The staff reports that form the heart of the RGB's research are:

  • The Price Index of Operating Costs:Described as a market basket of goods and services that building owners buy, the PIOC is a landlord's consumer price index, presenting data on the cost of dozens of items and services from boiler repairs to detergent, fuel to refrigerators. When the PIOC is high—like last year, when a 54 percent fuel cost spike hiked the overall index to 7.8 percent after several nearly flat years—landlords argue that the PIOC is a true indicator of their rising costs, and that rents must follow. In years when the PIOC is low, owners dismiss its relevance, saying hikes are still needed.

  • Income and Expense (I&E): Since 1990, the RGB has used data that landlords give the city's Department of Finance (DOF) to measure what it costs them to operate buildings, and how much income they generate in rent. The data are reviewed only in summary form, so the board does not have details on specific buildings. From the data, the RGB staff determines the Net Operating Income (NOI) of landlords citywide.

    The NOI is what they have left after paying maintenance expenses and real estate taxes. It doesn't include debt service payments or income taxes, but does give some indication of the financial condition of the city's landlords. In 1998 (the most recent year available), landlords overall netted $295 per month per apartment; Manhattan landlords got $451.

    The I&E is considered flawed because it relies on landlords' honesty in reporting to the DOF. A 1992 audit found that 15 percent of the costs landlords claimed were not legitimate business expenses, and a later audit found landlords generally exaggerated costs by 8 percent.

  • Mortgage Survey:One of the board's most straightforward reports, this is usually the first presented each year. The study surveys lenders to see how much financing costs landlords. Last year, the staff sent surveys to 68 lenders; 27 responded. They found an average interest rate of 8.71 percent for a multifamily mortgage—the biggest jump in three years. But even so, a robust market meant that mortgages remained affordable. Foreclosures and nonperforming loans were also down.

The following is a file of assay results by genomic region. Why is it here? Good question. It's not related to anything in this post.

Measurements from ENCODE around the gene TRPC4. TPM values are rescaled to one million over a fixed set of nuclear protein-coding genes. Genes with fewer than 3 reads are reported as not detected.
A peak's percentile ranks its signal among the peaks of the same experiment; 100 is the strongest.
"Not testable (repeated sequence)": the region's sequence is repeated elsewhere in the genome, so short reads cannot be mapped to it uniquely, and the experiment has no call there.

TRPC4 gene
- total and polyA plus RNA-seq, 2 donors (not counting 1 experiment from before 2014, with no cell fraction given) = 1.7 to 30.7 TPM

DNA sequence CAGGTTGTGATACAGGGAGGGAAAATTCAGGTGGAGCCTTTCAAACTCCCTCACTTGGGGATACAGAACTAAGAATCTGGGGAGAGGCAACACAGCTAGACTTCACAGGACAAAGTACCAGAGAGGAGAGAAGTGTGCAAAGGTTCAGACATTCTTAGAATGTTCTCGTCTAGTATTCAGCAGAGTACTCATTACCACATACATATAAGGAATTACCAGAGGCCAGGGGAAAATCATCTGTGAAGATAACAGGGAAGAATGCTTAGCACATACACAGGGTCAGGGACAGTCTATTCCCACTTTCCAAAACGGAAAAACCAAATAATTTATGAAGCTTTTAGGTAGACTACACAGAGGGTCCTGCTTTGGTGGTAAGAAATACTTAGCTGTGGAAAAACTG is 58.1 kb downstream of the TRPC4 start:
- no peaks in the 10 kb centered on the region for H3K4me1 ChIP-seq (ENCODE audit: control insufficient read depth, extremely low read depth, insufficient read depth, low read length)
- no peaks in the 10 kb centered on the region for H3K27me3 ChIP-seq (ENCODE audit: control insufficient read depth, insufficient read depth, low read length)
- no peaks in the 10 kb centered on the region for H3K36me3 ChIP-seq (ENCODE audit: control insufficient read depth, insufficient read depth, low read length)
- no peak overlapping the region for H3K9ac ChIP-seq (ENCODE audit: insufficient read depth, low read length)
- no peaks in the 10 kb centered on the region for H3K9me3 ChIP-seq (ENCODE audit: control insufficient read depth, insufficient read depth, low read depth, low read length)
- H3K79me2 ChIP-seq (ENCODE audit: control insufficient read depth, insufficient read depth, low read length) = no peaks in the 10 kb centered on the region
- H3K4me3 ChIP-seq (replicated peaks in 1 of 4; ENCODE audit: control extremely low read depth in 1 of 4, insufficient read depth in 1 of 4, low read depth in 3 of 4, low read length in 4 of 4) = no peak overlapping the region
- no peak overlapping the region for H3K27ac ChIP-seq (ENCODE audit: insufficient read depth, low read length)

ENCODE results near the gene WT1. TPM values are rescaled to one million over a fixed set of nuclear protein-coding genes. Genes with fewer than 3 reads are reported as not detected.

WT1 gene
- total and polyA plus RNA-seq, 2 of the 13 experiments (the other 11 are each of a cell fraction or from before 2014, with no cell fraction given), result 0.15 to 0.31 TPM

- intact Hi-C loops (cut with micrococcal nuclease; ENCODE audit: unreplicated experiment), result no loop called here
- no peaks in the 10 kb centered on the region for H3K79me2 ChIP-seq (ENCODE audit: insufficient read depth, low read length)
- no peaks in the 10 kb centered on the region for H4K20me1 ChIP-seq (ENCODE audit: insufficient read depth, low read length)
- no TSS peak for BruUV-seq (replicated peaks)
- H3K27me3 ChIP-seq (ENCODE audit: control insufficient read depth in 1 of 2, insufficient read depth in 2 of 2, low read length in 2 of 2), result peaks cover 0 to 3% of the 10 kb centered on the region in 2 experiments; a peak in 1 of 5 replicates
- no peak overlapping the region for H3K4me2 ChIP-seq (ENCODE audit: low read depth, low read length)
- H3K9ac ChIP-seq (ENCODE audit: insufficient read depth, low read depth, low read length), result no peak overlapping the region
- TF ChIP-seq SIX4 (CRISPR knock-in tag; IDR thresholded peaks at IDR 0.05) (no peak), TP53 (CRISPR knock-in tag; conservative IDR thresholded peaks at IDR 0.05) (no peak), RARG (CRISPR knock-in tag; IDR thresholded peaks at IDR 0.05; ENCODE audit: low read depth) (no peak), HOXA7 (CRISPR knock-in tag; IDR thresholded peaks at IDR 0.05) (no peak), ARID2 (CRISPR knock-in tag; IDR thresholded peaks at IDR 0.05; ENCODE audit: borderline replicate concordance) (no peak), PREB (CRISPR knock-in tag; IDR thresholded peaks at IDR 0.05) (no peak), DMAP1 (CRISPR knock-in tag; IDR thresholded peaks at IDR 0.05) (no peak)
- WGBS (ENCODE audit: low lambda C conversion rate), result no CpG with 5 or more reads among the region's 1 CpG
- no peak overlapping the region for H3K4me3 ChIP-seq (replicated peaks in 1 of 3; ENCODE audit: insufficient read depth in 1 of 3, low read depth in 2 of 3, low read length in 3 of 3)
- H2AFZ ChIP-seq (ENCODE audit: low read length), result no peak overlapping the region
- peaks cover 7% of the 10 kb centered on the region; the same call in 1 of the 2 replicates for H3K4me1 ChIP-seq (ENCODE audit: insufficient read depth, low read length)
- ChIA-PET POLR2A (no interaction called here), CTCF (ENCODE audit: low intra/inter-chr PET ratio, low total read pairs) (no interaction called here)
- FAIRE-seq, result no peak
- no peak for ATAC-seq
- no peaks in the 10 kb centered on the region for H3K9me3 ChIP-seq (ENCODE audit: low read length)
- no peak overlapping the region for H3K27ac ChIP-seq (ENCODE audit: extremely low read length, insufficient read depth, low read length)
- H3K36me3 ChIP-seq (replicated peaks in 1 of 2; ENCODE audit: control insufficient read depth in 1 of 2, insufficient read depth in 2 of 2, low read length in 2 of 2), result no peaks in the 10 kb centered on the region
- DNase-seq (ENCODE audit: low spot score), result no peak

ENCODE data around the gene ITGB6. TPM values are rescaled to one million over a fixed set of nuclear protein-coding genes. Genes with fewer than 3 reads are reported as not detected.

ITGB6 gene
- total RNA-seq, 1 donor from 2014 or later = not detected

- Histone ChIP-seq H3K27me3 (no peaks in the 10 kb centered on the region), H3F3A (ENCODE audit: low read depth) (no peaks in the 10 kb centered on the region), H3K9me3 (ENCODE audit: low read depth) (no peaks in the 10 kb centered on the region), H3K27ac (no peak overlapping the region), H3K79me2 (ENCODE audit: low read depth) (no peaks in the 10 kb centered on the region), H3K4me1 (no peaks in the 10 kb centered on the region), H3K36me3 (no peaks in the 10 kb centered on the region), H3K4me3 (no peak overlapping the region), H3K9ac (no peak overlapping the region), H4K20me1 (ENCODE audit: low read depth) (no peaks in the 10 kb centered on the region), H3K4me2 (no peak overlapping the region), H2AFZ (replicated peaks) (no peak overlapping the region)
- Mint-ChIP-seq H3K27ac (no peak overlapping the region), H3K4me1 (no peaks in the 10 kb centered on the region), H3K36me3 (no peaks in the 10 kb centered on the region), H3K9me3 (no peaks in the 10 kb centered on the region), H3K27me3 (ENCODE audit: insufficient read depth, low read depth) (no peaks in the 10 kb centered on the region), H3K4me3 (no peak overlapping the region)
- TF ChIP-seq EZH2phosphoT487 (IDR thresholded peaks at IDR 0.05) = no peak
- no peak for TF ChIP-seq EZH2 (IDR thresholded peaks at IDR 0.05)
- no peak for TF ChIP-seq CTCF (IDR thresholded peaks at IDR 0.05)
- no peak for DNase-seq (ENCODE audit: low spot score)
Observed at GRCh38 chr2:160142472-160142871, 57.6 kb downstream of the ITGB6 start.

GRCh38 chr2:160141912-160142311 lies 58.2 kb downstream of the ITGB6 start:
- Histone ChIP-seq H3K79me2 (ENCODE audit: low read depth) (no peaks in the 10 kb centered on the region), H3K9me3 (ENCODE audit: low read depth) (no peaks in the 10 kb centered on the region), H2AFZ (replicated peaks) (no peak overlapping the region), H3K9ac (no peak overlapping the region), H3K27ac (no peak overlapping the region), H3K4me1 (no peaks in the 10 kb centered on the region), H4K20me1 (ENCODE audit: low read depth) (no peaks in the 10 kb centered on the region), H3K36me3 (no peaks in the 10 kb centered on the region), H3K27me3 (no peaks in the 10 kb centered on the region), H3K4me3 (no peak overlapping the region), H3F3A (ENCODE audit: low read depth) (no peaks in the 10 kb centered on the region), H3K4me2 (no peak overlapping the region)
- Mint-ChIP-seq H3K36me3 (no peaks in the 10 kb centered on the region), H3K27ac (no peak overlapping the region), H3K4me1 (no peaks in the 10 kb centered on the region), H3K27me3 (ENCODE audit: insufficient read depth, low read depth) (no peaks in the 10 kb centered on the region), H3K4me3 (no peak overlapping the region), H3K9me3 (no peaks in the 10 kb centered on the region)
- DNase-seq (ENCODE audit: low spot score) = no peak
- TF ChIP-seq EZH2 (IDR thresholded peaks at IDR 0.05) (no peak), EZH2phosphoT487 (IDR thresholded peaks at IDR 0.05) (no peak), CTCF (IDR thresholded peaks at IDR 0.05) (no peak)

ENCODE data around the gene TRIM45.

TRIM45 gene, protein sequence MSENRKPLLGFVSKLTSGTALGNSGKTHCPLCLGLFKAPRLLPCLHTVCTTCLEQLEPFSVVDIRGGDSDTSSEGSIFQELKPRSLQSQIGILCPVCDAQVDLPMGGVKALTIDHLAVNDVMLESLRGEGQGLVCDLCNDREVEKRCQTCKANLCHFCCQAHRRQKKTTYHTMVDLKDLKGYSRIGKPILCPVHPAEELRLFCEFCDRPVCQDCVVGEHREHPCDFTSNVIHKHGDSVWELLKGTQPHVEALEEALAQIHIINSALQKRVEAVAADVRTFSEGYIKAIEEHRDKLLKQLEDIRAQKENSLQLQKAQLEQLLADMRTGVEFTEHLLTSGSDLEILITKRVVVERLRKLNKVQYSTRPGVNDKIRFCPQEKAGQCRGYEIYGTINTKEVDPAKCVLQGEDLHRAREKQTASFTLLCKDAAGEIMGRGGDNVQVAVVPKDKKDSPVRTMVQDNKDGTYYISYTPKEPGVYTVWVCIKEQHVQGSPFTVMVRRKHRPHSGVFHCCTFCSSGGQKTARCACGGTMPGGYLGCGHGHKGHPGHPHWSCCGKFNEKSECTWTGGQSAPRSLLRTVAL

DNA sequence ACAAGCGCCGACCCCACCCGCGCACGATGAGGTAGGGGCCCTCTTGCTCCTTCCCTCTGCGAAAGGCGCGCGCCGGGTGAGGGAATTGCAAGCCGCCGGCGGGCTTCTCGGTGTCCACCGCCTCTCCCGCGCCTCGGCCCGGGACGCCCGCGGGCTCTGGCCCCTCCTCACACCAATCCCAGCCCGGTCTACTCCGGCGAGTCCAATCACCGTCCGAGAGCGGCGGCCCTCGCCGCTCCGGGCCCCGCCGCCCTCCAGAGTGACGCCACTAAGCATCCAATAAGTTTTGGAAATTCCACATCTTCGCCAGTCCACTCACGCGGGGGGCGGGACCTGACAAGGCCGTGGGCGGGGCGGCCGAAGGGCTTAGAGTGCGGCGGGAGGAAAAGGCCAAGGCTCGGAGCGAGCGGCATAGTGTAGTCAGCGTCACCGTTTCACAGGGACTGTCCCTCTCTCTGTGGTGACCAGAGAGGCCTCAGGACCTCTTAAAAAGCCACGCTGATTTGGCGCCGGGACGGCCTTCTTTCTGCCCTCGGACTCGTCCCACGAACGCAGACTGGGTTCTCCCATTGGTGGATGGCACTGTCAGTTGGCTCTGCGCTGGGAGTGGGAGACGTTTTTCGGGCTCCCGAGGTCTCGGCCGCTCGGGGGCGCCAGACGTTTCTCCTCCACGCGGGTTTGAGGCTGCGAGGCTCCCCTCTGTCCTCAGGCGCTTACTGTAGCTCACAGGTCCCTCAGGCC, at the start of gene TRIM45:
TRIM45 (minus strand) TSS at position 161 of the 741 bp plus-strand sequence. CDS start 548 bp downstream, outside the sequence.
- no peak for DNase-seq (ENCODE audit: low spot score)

• Income and Affordability (I&A): This is the only study devoted exclusively to tenants, quantifying how much they earn and how much rent they pay. While last year's report found that most stabilized tenants paid about 30 percent of their income for rent (in line with federal guidelines), nearly a third paid at least half their income or more. Despite the booming economy that ushered out the '90s, the inflation-adjusted income of stabilized tenants slipped .5 percent. While jobs and wages were up, so were the population and demand for housing. A close look reveals the city's ever growing dual economy: From the late 1970s to the 1990s, the inflation-adjusted income of the poorest 20 percent of New Yorkers fell 21 percent; in that same time, the richest fifth gained 43 percent.

  • Housing Supply: Relying on the triennial Housing and Vacancy Survey (HVS) completed by the federal census bureau, this RGB report measures just how scarce New York City apartments are. Key to the housing supply issue is the state-set standard that defines a housing emergency as a vacancy rate below 5 percent. A rate above 5 percent would mean rent regulation could cease. The current vacancy rate, based on 1999 figures, is 3.19 percent, with variations among the boroughs: Queens was the tightest (2.11 percent), Staten Island the roomiest (5.82 percent).

    The 2000 Housing Supply report noted an increasingly tight market even as new construction meant more apartments. The reason: Most of those apartments were for sale, not for rent, and even the 12,000-plus new units could not keep pace with the population. Among stabilized apartments, there was a drop of 6000 units; rent-controlled units plummeted by 18,000. As of 1999, of the city's 2,018,000 rental units, 52 percent were rent-stabilized.